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Have you ever wondered why your brain is more predisposed to remember and take lessons from dangerous experiences you encounter during life than other stuff that comes your way?

To learn why, let’s take a look at a recent case in point:

Why Near-Miss Stories Get Remembered And Shared

Des, a friend of mine in Donegal, had quite the experience recently.

When driving home on a windy day with his teenager daughter, who was talking excitedly about how her team had just won a County final, Des was enjoying their chat and driving at a leisurely 65 km/ hour on a road where most folks drive at 100 km/hour.

All of a sudden, his daughter interrupted their conversation and pointing ahead warned: “That tree looks really weird dad.”

Des looked up and realised they were almost upon a tree that was bending over dangerously, far too far over the road. And while he didn’t see or hear the cracks, he instinctively believed 2 things were true: “that tree is about to snap in two”, and “It’ll crush us if I hit it”

…And in the same moment, when miraculously it seemed everything was happening in slow motion, Des also remembered thinking: “Now what? Are you going to floor the accelerator and try to get past the tree Des or swerve?”

His instinct made the choice. He slammed on his break and swerved right…hard! And it mostly worked. The full force of the tree hit the car right on the apex between the top of his windscreen and the left corner of his car frame. His daughter screamed, the car began to spin, but somehow, someway he managed to come to a halt inches before careering into a ditch or worse.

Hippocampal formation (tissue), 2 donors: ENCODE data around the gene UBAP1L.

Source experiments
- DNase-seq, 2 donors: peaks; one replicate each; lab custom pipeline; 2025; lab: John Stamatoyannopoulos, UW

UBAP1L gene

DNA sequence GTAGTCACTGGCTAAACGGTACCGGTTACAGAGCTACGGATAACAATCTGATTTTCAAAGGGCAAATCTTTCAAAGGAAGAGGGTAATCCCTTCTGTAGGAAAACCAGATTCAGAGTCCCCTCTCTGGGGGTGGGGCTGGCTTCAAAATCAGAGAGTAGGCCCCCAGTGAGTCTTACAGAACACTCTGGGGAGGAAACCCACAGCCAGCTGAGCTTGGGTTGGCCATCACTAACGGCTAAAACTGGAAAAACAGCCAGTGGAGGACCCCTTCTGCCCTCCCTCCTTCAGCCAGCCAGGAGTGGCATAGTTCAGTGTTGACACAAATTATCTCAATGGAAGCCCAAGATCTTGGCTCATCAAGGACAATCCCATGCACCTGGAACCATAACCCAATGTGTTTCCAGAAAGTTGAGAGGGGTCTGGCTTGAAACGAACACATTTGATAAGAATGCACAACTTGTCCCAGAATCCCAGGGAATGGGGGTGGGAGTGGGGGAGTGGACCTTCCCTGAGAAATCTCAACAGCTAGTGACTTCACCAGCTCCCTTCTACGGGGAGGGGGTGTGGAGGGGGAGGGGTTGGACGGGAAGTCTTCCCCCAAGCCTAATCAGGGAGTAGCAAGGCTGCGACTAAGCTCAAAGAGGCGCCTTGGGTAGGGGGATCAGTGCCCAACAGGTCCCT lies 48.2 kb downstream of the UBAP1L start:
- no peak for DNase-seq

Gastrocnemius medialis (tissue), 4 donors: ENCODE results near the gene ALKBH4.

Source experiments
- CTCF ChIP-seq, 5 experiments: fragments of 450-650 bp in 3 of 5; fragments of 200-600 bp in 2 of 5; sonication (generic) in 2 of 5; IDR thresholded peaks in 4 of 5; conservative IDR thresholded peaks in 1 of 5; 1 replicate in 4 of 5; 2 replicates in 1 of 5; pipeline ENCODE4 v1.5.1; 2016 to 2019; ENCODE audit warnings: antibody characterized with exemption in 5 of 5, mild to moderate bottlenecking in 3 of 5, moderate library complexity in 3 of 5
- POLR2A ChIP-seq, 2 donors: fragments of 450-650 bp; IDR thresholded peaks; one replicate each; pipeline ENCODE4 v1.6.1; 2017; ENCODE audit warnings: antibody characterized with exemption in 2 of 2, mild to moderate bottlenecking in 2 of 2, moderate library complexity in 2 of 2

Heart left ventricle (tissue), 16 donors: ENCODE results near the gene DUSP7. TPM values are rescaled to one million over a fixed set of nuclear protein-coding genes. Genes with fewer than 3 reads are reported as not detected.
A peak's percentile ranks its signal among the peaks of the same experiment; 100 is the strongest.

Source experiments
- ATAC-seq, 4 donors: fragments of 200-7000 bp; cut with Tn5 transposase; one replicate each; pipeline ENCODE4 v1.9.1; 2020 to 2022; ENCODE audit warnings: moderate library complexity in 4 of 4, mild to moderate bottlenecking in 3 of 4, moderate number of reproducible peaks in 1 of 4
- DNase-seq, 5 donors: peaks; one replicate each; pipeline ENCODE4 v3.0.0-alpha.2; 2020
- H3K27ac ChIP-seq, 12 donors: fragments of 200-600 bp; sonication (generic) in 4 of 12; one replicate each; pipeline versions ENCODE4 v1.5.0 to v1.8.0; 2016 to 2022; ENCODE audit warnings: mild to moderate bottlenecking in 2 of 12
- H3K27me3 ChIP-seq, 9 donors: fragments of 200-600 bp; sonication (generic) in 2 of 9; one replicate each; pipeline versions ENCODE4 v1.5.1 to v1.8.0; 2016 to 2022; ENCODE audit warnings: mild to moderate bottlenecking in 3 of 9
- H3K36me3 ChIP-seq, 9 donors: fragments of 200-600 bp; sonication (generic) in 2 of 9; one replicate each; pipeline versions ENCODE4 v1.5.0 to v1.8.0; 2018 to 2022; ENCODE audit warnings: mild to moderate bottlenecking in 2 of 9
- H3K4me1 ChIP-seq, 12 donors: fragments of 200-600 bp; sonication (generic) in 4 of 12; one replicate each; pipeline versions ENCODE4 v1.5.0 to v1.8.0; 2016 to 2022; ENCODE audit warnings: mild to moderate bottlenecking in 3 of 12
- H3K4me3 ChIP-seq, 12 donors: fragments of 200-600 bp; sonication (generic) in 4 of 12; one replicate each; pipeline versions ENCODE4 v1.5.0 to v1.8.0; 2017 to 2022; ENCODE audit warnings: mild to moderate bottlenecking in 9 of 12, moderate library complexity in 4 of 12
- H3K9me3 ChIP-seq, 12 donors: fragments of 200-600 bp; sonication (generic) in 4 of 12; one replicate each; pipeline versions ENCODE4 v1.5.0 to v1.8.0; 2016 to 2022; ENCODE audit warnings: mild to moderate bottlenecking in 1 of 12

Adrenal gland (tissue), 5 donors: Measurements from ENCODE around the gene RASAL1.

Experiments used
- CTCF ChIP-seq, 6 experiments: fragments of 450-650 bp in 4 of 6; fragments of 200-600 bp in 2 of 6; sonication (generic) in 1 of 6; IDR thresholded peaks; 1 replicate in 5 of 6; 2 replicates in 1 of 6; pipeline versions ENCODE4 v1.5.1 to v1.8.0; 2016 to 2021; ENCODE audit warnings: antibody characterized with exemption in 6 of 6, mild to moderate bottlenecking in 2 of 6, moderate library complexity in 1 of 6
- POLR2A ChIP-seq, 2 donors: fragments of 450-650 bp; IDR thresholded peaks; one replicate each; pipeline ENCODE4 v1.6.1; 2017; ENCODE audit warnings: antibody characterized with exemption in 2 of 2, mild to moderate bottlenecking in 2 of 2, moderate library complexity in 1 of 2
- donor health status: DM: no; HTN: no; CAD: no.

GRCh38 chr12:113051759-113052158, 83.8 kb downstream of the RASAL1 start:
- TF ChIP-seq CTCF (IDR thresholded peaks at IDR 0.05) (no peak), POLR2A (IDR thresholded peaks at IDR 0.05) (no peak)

His gut reaction had been the right one. If he had tried to get past the tree, they would have been toast. If they hadn’t been hit by the tree at that exact spot and angle on the car – which turned out the single strongest point to withstand the blow – they would have been toast.

They were lucky they survived. And as a policeman who came to the scene later said, Des’s quick thinking and lack of speed had made all the difference…as had the sheer fortune that no other cars were around at that exact time either. Destiny had intervened and pure carnage was avoided.

So the day was saved but I have a question: What do you think the chances are that Des will forget that experience in a hurry?

Low, right?

That incident has now been etched into his brain, viscerally. And little wonder since his emotions and instincts – which determine what you heed and choose to remember from the gazillion of mostly humdrum things you experience day in and day out – were on red alert. But there’s more…

…Humans are also hard-wired to do two things after surviving a near miss experience:

  • Learn from how you handled that trauma (which you’ll store in your brain so you’ll be better equipped to deal with similar situations in the future – notwithstanding the fact that memories from trauma are commonly far from perfect), and
  • Share stories about what happened to you with others. And the latter is because, as Dr Sherry Hamby put it in Psychology Today, it’s quite healing for you to have a chance to pass on your new found wisdom to others

Most Lessons in Life Come From Stories You Experience or Hear

And as a grateful recipient of Des’s cautionary tale, I feel better off too.

Even though I didn’t experience what he did directly, I did experience it vicariously. I recreated all the scenes Des described in my brain as he spoke and imagined what I might have done had I been in his shoes. And I also especially wondered how I would have felt if my kids were in the car with me as well.

And, I’ve taken some lessons from Des’s experiences too. I’ll remember his tale every time I take that road and be minded to slow down (or better still, avoid heavily wooded roads when it’s super-windy).

Powerful things stories, aren’t they?